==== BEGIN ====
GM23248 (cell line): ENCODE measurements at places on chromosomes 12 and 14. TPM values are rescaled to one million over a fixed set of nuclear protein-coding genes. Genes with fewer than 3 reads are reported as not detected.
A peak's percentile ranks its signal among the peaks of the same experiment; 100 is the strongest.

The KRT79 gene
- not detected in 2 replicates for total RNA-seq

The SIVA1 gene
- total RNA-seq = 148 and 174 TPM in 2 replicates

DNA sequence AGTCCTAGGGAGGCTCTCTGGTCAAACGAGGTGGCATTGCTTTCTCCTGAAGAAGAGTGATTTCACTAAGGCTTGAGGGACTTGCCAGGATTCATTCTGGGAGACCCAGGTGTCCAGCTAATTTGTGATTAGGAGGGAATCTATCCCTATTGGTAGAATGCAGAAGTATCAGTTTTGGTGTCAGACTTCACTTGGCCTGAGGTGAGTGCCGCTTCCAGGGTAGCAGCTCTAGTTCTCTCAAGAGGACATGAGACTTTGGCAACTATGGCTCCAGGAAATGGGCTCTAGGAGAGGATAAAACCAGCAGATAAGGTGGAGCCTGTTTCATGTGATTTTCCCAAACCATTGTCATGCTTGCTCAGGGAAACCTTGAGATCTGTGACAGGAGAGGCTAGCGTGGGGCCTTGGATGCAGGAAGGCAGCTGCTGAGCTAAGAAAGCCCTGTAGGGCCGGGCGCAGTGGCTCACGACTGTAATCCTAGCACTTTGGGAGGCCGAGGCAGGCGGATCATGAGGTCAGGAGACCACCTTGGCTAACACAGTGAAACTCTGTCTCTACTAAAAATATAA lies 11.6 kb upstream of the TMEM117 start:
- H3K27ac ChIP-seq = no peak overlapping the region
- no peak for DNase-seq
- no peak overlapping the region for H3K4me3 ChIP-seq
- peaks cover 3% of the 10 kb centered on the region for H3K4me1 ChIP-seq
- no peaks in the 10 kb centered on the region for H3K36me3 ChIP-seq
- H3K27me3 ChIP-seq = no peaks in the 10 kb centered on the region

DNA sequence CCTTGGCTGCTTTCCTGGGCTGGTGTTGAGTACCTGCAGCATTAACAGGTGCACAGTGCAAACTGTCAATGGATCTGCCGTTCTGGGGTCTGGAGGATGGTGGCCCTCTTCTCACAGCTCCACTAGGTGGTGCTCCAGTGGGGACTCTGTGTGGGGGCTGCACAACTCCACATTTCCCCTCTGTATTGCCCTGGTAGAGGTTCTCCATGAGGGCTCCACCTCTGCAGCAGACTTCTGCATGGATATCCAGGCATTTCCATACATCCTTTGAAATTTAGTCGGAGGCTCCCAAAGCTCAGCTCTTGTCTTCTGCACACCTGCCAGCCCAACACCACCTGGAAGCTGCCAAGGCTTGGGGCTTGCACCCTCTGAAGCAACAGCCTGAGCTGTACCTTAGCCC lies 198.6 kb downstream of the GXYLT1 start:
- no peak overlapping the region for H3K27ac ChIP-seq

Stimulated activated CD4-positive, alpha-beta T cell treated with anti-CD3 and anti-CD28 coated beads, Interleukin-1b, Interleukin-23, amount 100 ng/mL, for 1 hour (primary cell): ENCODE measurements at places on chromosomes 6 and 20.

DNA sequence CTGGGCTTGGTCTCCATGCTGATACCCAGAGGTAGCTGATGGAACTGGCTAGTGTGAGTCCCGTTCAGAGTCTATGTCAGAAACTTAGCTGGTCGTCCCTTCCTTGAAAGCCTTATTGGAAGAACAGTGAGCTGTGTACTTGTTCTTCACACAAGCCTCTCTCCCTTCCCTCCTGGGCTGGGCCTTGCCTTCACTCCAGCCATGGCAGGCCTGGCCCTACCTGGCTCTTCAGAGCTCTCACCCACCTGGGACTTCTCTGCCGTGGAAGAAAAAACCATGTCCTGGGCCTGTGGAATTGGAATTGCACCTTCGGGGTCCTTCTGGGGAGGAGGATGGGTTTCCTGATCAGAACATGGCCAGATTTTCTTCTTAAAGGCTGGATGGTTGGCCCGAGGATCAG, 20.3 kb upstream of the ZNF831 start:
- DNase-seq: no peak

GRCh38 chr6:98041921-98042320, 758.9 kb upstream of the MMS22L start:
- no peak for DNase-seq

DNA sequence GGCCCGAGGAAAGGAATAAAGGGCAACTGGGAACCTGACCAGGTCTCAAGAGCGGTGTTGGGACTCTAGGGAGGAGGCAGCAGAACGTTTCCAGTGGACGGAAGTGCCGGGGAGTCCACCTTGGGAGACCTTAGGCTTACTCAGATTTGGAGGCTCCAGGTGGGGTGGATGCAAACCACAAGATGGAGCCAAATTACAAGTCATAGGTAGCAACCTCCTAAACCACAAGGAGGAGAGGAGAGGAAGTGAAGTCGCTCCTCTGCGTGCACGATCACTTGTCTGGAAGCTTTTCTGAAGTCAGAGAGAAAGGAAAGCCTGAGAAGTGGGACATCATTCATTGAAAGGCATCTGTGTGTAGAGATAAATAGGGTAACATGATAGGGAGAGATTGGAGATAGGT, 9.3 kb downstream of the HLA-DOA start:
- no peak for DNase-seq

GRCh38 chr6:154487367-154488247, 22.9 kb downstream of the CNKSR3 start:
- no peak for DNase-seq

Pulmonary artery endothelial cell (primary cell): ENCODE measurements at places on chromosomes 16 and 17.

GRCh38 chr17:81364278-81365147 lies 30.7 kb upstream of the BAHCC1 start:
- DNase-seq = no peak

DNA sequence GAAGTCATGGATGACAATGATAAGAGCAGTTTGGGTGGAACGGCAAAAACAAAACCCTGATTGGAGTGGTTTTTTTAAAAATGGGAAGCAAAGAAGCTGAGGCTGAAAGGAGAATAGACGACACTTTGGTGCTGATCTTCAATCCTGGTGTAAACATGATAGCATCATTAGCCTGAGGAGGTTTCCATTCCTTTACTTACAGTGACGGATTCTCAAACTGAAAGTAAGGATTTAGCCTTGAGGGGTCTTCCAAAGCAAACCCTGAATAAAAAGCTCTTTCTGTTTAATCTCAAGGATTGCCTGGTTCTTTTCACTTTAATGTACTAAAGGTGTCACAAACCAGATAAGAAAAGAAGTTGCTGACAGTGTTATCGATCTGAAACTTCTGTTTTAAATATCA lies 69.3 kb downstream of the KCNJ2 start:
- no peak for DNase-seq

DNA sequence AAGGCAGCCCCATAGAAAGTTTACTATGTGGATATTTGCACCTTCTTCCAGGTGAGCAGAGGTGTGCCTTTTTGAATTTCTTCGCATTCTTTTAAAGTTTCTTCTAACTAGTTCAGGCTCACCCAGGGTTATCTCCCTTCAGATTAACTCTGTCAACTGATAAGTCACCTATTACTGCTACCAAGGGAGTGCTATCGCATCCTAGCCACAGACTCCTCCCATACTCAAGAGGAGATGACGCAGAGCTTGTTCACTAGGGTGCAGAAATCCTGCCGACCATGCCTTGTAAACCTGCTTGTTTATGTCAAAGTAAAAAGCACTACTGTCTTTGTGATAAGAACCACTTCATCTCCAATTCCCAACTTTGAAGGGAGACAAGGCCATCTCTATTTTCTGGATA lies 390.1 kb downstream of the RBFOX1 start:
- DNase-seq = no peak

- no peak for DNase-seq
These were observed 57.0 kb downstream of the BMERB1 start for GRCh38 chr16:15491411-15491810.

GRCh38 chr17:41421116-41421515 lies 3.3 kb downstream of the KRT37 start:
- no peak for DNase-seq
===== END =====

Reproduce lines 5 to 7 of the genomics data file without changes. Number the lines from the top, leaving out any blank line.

The SIVA1 gene
- total RNA-seq = 148 and 174 TPM in 2 replicates

DNA sequence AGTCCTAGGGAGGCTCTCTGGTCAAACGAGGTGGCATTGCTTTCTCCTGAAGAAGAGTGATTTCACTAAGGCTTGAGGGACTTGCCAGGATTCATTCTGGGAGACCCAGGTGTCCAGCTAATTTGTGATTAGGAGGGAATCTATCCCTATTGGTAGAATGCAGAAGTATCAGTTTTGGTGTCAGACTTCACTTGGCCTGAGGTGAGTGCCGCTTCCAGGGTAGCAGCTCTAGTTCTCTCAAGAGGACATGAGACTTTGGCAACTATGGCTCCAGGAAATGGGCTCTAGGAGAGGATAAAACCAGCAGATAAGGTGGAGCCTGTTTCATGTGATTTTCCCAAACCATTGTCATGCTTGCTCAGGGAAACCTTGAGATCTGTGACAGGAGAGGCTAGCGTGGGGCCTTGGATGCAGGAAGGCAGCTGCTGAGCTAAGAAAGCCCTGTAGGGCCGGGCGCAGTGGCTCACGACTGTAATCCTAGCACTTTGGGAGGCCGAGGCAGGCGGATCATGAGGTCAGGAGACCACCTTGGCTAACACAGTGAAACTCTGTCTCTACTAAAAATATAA lies 11.6 kb upstream of the TMEM117 start: